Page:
Why great content alone is NOT king

There have been some great blogs lately about the importance of creating and sharing good content. Late last year Great Jakes even predicted that 2011 will be the year that content marketing becomes king. And I think they’re right – particularly their prediction that websites will become publishing platforms.

However, I believe compelling content alone is NOT king.  Here’s why:

If you want to position yourself as a thought leader and to generate work as a result of sharing your compelling content, then two other components are vital:

  1. Timing
  2. Distribution

Ideally you want to be the person who brings an issue to your target audience’s attention, or who provides them with great, thought-provoking information about a topical (or upcoming) subject.

However,  I regularly interview clients of professional services firms who say:

“I received X’s newsletter/alert on the new [employment law changes]. It was really interesting but we had already engaged someone to help us with that. Had X called us to give us a heads up before the changes occured, and then followed up with some brief information about the changes and what they might mean for us when the [new legislation] came out, they would have got our work.”

I’d say a lot of professional services firms miss out on work because the content they share, while valuable, is often poorly timed or sent out via only one channel when a multitude of channels would be better. If you’ve done the work, make sure you share it with those who will benefit from it.

My recommendations?

  • Make sure you are the one to bring an important subject/trend/development to your clients’ attention and then keep them informed as and when necessary.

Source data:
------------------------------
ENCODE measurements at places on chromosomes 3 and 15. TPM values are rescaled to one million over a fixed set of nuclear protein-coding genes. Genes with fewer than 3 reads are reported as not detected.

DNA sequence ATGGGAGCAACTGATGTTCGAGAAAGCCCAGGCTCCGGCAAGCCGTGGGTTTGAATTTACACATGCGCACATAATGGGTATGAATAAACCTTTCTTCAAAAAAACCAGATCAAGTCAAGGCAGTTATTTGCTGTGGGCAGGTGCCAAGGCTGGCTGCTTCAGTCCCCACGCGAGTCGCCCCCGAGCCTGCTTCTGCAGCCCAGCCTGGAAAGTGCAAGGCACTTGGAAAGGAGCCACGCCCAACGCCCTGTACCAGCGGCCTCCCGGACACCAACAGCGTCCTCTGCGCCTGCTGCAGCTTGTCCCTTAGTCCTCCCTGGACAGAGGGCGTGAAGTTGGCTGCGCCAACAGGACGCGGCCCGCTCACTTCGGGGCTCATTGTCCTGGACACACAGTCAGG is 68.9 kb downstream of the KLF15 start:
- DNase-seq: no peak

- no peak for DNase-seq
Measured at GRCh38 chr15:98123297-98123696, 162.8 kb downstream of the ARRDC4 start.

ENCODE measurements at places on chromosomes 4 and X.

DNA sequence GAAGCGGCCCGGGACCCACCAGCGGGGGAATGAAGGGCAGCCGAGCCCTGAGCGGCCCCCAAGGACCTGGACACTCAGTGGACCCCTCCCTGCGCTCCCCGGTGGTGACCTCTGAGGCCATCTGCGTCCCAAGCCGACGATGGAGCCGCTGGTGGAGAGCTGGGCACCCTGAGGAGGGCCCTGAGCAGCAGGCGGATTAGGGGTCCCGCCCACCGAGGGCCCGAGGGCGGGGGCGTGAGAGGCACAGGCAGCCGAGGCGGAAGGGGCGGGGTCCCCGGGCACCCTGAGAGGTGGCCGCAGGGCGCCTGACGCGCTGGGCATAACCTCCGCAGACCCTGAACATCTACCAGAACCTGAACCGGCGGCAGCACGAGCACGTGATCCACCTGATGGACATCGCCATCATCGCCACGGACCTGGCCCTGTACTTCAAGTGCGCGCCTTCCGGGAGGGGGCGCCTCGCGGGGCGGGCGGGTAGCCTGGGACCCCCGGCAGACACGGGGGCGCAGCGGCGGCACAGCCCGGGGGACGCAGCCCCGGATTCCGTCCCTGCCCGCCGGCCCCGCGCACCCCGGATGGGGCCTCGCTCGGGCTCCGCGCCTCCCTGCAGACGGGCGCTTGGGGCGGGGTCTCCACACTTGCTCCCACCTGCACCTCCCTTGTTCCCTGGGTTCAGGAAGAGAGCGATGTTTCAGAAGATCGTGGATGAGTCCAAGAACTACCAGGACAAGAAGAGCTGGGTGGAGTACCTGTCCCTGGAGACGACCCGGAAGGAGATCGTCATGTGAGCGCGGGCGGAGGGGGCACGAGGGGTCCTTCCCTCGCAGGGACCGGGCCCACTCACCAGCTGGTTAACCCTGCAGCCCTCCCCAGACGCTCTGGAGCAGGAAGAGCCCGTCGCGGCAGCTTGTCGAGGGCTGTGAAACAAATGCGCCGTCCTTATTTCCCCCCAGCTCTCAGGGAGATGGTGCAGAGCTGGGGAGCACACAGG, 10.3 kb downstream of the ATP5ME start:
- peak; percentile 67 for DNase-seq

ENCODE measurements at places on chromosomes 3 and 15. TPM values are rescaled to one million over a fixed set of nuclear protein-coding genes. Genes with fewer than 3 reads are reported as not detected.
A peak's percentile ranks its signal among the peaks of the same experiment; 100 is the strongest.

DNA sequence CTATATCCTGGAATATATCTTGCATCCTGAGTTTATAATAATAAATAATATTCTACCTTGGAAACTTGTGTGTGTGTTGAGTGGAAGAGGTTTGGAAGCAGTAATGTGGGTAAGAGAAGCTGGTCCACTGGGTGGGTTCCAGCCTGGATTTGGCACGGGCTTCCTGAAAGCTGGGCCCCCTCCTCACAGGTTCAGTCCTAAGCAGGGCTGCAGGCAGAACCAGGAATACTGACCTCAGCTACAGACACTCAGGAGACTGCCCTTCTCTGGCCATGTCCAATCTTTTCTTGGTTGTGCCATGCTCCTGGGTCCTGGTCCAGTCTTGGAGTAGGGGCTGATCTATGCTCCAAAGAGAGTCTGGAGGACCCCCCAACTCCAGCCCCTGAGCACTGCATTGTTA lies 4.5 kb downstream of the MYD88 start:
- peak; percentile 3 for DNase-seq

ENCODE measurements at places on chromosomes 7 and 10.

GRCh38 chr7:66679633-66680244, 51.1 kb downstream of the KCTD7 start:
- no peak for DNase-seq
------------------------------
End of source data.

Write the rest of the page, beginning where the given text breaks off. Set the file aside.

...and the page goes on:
• Use a variety of channels to share your content with your target audience and to engage with them – both offline and online (face to face is always the best form of contact with key clients and targets followed by phone, and then email and online).
  • Leverage issues – pick an issue and make sure you’re all over it, or know enough to ignite discussion, inform clients or ask pertinent questions.
  • Ensure your online content is readily accessible on your website or blog and that you notify your clients of updates.
  • Direct people to your online content using social media, email etc. but think about when the best time to do this might be. If you are posting on Facebook then most people tend to be online during the evenings and weekends. If you’re using LinkedIn then during working hours is the best time to post.

When you’re thinking about what content you’re going to share, also think about when and how you’re going to share it – it might make all the difference between winning work and missing out.

What do you think?

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Specialising in professional services and law firm marketing. I help firms to retain and grow existing clients and attract more of their ideal clients. My core services include social media for lead generation, voice of the client programmes and tender strategy and development. Outside of work I love to run. I’m a bit like Forest Gump in that I’m not that quick but can keep going for ages. I also enjoy coming up with new inventions. Unfortunately, most of them have already been invented! | * Professional services marketing consultant | * Legal marketing consultant | * Law firm marketing consultant